India need not sweat over Zaheer

Published: Nov 05, 2012, 07:56 IST | Sanjib Guha |

Mumbai captain Ajit Agarkar allays fears over Zaheer Khan's injury in Ranji tie against Railways

When Zaheer Khan limped off the field after bowling 11.5 overs in four spells at the Wankhede Stadium yesterday, it seemed like a bigger blow to Team India than Team Mumbai. But Mumbai captain Ajit Agarkar confirmed that it was just a cramp and the pacer would be back on the final day of Mumbai’s Ranji Trophy Group A opener against Railways today.

“It was just a cramp and I’m sure Zak would come back and bowl tomorrow. He has a Test match at the back of his mind and so it’s obvious that he won’t take any chance,” Agarkar told reporters after having a tough day on the field.

Mumbai’s Zaheer Khan walks back to the pavilion during the Ranji Trophy tie against Railways at Wankhede yesterday. Pic/Suresh KK

Having bowled just 11 overs over three spells yesterday, the left-arm seamer had to rush to the pavilion leaving Abhishek Nayar to complete the over. Zaheer had claimed Mahesh Rawat’s (68) wicket, but with quite an ordinary display of seam bowling. He returned figures of 20.5-5-41-1.

With the first India vs England Test from November 15, the crafty bowler would have 10 days to recover from the niggle, and according to Agarkar this won’t hamper his chances of spearheading the Indian attack in Ahmedabad. “It’s just a minor cramp probably because of the humid conditions. I don’t think this will affect his chances of playing the opening Test against England,” Agarkar said.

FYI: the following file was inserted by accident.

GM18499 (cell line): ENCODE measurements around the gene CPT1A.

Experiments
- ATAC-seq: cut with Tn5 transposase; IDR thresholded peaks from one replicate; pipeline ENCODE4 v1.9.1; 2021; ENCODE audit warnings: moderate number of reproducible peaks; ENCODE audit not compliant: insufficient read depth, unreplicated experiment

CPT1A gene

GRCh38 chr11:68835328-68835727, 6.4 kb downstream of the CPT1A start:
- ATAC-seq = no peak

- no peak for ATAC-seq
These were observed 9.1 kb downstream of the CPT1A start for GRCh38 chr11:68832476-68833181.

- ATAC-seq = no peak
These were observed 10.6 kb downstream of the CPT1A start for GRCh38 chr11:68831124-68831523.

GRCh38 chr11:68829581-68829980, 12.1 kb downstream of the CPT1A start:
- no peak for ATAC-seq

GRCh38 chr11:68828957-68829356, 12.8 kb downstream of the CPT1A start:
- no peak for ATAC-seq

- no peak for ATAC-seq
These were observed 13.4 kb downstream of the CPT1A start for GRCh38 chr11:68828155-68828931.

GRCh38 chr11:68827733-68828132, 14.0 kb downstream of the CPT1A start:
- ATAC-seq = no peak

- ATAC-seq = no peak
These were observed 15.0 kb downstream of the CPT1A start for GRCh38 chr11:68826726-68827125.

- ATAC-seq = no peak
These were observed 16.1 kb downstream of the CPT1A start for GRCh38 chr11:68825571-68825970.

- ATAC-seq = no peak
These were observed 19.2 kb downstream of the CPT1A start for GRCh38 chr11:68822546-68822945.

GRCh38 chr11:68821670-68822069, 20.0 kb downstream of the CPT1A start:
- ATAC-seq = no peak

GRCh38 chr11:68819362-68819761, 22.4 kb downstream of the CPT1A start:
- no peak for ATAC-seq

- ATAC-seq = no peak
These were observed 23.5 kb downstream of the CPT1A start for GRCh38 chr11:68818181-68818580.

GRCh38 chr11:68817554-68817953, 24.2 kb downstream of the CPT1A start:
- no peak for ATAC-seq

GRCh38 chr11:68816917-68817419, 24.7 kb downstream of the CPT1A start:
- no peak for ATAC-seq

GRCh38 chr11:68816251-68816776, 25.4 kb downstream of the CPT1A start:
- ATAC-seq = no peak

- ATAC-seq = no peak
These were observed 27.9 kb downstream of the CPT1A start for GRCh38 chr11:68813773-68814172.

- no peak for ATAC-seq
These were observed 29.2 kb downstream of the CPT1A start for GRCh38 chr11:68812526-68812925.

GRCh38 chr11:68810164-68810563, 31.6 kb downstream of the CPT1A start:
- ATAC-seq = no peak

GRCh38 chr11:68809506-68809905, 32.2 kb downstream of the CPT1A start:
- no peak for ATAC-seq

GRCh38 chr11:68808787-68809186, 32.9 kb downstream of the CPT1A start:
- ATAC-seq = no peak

Meanwhile, on a placid Wankhede strip, the Mumbai bowlers had to toil hard for every wicket as Railways made 380-8 at stumps on the penultimate day, thus managing to avoid the follow-on. Overnight batsmen Nitin Bhille (73) and Sanjay Bangar (67) added 110 for the third wicket in the first session itself.

Agarkar was surely the pick of the Mumbai bowlers claiming three wickets, while left-arm spinner Iqbal Abdulla bagged a couple. Zaheer, Abhishek Nayar and Ramesh Powar got one apiece.

Without blaming the wicket, Agarkar felt that a gritty batting display by the opponents and not-so-good bowling by the hosts resulted in an ordinary day for the 39-time Ranji Trophy champions. “They (Railways batsmen) applied themselves well, but at the same time, our bowling was also not up to mark,” he said. Asked whether it’s still possible to force a result, Agarkar was non-committal: “First, we have to get the two remaining wickets and then think of the next step.”  

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